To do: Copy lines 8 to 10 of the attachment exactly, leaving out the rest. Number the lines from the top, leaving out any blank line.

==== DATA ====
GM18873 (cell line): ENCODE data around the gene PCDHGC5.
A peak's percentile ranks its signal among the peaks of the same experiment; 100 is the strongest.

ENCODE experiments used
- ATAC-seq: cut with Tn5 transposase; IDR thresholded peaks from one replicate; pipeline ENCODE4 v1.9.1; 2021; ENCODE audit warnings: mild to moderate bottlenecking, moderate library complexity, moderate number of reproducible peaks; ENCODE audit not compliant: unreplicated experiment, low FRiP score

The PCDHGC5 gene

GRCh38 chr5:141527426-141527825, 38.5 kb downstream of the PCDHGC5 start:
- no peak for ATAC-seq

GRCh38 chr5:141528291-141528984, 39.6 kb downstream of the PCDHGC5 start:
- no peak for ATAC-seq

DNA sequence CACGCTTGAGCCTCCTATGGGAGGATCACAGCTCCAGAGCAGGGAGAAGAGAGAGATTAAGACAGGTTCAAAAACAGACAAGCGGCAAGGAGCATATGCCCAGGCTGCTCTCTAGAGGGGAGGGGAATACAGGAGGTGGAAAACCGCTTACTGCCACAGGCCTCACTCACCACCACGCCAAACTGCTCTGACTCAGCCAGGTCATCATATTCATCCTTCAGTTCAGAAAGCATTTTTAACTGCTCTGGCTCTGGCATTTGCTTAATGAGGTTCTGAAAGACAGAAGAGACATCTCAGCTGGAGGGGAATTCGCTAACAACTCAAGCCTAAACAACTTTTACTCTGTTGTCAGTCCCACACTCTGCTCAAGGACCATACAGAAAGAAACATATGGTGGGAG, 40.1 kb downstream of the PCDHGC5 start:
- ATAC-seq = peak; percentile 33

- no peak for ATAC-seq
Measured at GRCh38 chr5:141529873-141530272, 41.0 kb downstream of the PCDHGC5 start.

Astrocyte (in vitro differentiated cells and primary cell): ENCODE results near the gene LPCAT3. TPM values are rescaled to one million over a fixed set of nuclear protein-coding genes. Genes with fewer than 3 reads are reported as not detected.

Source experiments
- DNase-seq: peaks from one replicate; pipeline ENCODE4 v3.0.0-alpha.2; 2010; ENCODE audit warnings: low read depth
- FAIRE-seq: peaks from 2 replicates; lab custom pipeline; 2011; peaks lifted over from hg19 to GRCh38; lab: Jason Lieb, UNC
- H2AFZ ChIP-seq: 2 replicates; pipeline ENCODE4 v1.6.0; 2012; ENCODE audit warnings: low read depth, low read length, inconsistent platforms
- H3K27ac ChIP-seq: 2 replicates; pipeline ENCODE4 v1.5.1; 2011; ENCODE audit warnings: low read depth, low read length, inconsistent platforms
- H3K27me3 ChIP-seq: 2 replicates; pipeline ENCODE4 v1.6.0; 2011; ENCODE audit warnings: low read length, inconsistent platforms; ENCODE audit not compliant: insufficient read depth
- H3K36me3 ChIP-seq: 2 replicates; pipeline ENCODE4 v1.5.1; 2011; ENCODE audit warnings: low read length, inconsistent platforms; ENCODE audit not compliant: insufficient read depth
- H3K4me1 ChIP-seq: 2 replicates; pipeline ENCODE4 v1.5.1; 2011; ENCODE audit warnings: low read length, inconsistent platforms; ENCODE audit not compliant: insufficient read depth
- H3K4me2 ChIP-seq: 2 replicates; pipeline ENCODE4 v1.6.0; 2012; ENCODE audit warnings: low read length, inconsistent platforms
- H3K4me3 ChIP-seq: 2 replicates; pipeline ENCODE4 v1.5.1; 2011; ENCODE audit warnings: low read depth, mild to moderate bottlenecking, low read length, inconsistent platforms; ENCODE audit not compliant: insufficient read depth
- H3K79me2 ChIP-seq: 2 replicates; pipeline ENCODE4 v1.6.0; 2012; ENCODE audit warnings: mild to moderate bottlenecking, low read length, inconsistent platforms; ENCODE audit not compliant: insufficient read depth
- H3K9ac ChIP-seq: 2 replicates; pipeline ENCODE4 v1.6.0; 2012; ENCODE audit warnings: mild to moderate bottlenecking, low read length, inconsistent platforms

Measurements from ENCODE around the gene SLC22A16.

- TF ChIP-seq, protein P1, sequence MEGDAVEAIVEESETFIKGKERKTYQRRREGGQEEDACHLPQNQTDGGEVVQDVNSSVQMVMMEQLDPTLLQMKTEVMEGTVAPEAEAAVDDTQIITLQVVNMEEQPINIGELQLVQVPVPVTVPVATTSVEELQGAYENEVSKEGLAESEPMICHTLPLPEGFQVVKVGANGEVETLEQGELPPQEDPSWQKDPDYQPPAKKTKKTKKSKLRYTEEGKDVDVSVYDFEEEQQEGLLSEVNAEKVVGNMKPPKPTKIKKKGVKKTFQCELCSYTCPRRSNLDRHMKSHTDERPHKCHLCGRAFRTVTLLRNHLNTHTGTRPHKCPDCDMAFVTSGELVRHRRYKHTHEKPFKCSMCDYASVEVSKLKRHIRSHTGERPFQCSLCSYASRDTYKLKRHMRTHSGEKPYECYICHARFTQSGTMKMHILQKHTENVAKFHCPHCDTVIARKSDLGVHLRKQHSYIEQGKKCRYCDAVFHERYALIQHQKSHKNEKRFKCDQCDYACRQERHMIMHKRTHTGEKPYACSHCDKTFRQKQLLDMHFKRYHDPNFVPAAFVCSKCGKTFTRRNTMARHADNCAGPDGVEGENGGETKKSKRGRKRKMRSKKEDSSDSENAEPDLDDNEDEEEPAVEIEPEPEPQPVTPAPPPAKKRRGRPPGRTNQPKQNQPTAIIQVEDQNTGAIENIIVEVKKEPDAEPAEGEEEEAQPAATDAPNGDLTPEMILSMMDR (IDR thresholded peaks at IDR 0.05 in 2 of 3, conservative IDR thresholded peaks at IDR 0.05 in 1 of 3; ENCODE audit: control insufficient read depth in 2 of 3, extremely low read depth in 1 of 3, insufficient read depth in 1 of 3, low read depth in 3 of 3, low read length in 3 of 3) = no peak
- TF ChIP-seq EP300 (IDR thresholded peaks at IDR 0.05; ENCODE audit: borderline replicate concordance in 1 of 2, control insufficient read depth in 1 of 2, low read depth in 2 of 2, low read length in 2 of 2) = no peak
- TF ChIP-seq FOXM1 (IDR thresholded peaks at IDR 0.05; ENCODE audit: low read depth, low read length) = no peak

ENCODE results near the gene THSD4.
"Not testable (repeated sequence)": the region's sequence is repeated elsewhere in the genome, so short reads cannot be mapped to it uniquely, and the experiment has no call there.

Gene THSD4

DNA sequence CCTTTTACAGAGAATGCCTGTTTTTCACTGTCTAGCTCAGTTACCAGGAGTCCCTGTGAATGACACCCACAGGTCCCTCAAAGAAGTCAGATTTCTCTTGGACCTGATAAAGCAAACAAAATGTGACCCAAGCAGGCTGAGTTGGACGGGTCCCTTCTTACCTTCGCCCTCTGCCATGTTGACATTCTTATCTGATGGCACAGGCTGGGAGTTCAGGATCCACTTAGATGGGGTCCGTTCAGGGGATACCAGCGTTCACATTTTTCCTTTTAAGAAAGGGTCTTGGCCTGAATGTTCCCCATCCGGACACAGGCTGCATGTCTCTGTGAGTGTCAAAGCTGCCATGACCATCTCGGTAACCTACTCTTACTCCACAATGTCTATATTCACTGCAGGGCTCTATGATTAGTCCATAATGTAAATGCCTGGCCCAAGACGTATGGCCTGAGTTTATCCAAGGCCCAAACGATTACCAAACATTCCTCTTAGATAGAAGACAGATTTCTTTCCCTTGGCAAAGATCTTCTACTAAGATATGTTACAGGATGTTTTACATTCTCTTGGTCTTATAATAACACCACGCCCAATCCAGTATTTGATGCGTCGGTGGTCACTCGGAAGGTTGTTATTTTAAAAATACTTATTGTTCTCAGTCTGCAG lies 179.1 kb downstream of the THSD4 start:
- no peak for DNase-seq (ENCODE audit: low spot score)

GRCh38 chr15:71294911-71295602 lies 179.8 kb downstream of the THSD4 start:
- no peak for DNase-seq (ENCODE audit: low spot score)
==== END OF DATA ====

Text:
GRCh38 chr5:141528291-141528984, 39.6 kb downstream of the PCDHGC5 start:
- no peak for ATAC-seq

DNA sequence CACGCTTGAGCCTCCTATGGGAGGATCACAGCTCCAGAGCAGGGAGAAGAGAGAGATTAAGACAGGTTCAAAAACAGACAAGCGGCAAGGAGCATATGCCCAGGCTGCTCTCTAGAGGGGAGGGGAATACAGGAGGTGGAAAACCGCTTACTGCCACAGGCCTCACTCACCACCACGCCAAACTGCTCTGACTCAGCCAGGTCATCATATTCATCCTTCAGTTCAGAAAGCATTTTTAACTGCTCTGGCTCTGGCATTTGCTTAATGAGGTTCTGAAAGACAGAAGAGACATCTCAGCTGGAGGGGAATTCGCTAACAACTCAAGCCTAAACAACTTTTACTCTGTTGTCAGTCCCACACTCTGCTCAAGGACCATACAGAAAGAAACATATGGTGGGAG, 40.1 kb downstream of the PCDHGC5 start: